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curated by Rony Alfandary.

The winter edition of the poetry section of C.20 hosts some new voices as well as revisits from familiar ones. The variety of the poems touches upon inner and outer tensions, reflecting themes of memory, love and the passage of time. Moria Daum Kaplan, Yorai Sela and Gitit Milo from Israel join David Green from the other side of the globe in Australia in sharing their distinct voices which nevertheless echo one another. These are voices of winter, sending notes of hope and sorrow, love and distance, life and death, all in the hope that they will resonate with another attentive human being during these harsh and threatening times, when Covid-19 is wreaking havoc upon normal communications and modes of being.

Please send us your responses and poems to be included in the next issue of C.20

Rony Alfandary

Poetry Editor

December 2020


Translated from Hebrew by Dana G. Peleg

Minute Motions of the Ground

Born on the verge of the Rift,


My feet are still planted

On the Golan’s volcanic soil.

Enormous plates move inside me

Underneath the ground,

Cracks I’ve tried to fill

Are unearthed again.

I move towards you and away

From you

All the time.

Nano millimeter here

And our breath is one,

Nano millimeter there,

And a borderline breaks us apart.


Like Dali’s elephant

My legs are long and skinny,

My burden is


They know me,

call me “Mommy”,

and are sure I’ll respond,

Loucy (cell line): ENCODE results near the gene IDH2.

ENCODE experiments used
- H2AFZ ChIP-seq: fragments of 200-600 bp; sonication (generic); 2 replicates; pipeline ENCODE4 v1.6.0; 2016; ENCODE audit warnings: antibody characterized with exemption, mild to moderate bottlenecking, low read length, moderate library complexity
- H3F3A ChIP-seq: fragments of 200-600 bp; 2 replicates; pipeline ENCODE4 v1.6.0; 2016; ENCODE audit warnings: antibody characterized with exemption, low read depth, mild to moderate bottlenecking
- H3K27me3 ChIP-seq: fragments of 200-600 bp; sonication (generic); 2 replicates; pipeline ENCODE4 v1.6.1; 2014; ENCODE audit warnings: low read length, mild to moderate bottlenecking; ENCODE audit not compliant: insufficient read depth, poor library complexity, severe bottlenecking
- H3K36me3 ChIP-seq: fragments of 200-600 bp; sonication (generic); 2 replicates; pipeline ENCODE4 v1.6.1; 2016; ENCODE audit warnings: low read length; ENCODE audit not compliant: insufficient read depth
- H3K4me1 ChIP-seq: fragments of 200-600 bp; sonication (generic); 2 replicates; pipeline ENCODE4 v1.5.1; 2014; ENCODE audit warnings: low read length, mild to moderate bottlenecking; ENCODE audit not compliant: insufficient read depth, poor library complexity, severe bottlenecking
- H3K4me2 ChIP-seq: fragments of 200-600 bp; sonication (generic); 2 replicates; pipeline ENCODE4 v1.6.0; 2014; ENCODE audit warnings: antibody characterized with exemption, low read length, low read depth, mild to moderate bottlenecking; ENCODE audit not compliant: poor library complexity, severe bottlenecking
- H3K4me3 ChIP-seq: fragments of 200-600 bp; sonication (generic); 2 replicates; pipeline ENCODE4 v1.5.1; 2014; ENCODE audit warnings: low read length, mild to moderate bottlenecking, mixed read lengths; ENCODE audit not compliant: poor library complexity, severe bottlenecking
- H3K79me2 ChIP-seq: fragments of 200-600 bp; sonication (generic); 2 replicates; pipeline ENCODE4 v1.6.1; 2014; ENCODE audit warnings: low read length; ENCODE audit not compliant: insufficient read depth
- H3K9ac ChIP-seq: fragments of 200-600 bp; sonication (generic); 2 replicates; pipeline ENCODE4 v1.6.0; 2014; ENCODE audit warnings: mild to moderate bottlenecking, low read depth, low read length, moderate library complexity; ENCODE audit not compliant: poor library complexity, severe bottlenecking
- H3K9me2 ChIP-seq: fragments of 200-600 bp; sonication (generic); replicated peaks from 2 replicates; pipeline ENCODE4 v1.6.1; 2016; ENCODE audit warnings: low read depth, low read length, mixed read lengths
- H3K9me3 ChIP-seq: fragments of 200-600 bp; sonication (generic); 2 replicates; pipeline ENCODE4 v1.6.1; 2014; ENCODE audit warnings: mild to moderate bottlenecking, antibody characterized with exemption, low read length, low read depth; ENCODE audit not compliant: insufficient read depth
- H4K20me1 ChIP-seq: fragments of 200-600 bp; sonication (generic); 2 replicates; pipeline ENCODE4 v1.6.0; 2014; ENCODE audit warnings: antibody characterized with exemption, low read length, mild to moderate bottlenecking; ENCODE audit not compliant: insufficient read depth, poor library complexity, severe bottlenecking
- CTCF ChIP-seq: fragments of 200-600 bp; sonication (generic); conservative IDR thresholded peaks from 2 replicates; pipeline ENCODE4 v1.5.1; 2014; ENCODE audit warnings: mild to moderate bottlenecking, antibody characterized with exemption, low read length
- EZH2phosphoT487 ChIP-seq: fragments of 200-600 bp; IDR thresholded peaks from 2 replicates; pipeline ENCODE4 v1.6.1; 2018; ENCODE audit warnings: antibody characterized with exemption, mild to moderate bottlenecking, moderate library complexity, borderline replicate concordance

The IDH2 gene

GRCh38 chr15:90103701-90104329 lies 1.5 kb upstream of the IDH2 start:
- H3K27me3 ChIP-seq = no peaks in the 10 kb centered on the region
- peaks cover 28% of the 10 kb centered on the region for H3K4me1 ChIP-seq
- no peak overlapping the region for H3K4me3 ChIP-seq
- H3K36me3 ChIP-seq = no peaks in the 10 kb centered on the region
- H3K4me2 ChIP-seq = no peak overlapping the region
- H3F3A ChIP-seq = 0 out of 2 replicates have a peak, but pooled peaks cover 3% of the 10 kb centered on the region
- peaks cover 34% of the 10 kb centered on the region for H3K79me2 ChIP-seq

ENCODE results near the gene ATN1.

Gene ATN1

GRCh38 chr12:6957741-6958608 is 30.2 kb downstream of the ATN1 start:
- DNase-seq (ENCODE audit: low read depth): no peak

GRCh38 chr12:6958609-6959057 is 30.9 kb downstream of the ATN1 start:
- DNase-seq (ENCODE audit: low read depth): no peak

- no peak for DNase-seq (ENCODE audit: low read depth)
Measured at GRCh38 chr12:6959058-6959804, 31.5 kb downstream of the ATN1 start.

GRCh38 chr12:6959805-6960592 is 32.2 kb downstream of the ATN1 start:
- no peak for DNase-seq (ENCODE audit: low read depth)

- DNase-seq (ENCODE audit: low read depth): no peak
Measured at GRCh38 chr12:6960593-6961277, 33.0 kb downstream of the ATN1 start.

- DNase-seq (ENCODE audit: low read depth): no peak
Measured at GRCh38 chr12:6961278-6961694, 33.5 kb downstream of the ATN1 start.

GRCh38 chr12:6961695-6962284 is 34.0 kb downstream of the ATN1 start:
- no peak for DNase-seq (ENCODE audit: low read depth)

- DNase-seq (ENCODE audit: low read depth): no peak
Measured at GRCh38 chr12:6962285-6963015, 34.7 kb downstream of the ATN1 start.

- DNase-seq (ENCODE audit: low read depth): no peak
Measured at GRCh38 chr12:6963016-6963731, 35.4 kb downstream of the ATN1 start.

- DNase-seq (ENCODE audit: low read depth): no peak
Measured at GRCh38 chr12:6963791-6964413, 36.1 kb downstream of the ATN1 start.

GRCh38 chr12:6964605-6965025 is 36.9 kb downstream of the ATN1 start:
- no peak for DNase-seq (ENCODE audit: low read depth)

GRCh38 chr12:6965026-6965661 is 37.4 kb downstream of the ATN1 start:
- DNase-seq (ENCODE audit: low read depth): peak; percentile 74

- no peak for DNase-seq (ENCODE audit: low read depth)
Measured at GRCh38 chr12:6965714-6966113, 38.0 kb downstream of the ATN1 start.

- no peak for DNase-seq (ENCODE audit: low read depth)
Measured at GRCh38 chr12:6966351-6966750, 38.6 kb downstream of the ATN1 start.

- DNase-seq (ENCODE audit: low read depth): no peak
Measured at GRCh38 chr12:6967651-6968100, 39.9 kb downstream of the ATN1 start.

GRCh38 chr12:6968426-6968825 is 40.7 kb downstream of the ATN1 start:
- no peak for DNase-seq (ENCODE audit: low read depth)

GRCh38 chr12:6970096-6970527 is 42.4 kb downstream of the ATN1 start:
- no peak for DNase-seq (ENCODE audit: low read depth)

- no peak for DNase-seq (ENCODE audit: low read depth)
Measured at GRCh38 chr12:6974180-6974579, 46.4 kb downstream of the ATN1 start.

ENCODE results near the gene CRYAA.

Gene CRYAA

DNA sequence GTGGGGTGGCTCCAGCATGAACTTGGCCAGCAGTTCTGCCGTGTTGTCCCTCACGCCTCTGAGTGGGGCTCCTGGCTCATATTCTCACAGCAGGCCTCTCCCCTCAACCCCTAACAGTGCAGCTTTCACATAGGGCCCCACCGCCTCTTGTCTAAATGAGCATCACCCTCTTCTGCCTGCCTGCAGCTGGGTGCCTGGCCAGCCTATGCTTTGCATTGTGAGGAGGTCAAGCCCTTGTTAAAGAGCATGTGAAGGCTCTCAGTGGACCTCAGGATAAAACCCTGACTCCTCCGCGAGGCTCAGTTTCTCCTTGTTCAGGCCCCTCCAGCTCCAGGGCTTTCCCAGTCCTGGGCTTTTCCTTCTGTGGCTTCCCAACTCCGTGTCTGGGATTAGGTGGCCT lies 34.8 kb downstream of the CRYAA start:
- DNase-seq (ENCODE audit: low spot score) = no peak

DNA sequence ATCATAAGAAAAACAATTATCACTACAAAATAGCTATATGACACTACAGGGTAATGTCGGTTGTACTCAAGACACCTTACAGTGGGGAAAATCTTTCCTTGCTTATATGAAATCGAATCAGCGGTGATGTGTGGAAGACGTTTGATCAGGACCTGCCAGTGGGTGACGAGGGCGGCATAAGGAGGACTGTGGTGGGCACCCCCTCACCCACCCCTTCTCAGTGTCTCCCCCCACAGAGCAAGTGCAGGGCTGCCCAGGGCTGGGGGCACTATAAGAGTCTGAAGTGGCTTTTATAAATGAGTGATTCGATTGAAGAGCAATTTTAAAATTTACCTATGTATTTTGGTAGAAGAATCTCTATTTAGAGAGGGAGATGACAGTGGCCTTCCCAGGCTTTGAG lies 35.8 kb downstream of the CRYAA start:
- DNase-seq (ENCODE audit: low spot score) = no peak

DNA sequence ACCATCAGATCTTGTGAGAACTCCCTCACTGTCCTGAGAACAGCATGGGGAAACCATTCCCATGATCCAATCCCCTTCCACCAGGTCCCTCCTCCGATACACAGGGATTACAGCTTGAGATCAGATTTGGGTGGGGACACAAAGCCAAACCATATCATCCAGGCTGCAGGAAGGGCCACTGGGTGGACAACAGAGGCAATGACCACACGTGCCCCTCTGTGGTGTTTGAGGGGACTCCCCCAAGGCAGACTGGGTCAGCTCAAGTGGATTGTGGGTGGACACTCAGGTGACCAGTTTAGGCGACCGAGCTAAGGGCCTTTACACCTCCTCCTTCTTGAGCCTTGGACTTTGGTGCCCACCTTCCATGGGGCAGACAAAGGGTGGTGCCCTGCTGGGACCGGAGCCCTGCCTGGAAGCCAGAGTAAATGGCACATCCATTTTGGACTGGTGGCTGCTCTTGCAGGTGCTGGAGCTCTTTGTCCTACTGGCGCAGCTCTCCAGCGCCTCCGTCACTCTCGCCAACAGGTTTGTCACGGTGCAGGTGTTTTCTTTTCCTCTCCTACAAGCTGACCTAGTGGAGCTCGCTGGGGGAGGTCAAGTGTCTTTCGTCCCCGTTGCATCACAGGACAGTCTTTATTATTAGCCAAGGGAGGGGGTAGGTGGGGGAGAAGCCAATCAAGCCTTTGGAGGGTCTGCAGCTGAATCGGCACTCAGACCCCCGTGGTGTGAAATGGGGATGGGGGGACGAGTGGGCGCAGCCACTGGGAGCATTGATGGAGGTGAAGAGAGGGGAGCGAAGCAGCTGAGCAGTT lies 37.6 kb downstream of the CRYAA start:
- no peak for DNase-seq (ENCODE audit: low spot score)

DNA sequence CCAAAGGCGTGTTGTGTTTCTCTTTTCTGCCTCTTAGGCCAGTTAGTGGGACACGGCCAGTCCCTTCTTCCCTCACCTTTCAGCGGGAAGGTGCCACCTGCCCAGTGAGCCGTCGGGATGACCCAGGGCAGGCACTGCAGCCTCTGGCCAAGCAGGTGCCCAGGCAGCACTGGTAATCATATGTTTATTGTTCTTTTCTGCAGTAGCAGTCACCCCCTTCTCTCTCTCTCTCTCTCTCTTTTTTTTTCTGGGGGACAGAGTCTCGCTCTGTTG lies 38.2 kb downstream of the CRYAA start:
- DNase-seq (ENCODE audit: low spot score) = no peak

Only I

don’t recognize this woman.

Crossing a road, my hand in a child’s hand

It seems: A mother and son


Two children.

Moria Daum Kaplan is an Israeli poet and a bibliotherapist.



Be attentive

To my beating fears,

Beyond the silence vail.

Hear my fluttering soul appears,

Where all my longings fail.

Close your eyes and see

The drifted seashells of all my love

And broken walls inside the sea

Are mirroring through waves above.

Be attentive to stillness.

See hidden thing and know – it’s there!

Feel the cry beneath your skin,

And return inside yourself to bear.

Like the birds at sunset, withdraw to nest,

Like the beggar wipes his sweaty face,

Gathering the wonder of his lame possession,

And puts his pleading eyes to rest.

Gitit Milo is a clinical psychologist. Lives with her husband and four children in a kibbutz at the north shore of Israel. A children’s book about identical twins is forth coming, based on personal experience with her own twin boys.



He who says “We shall not forget”

And “We shall not forgive”

In the first person, plural

Who the F does he think he is


The holy trinity incarnate?


Shall forget and forgive

Forgive and


In the singular first

Until no remains remain

Of “thou shalt not forget to blot out remembrance”,

Until Amalek, till maidens

Give birth to



Give birth to



So very many to re


So there would be

No chance to re


I will



Until the

Bones dry


The curves of the dead

Sea road de


And un

Till Lot’s wife

In the motels and the mangers and the houses

Will multiply and produce


Unsalted. Fresh.

Till love

Shall suffuse me

I shall forge-eve and


Till He,






in the clear soup

the waitress’s eyes.

Yorai Sella Ph.D. is a clinical psychologist, a psychoanalytic and humanistic-integrative psychotherapist. He has published fiction and poetry as well as professional publications.  His latest book, “From Dualism to Oneness in psychoanalysis: a Zen Perspective on the Mind-Body Question” published by Routledge Books in 2018.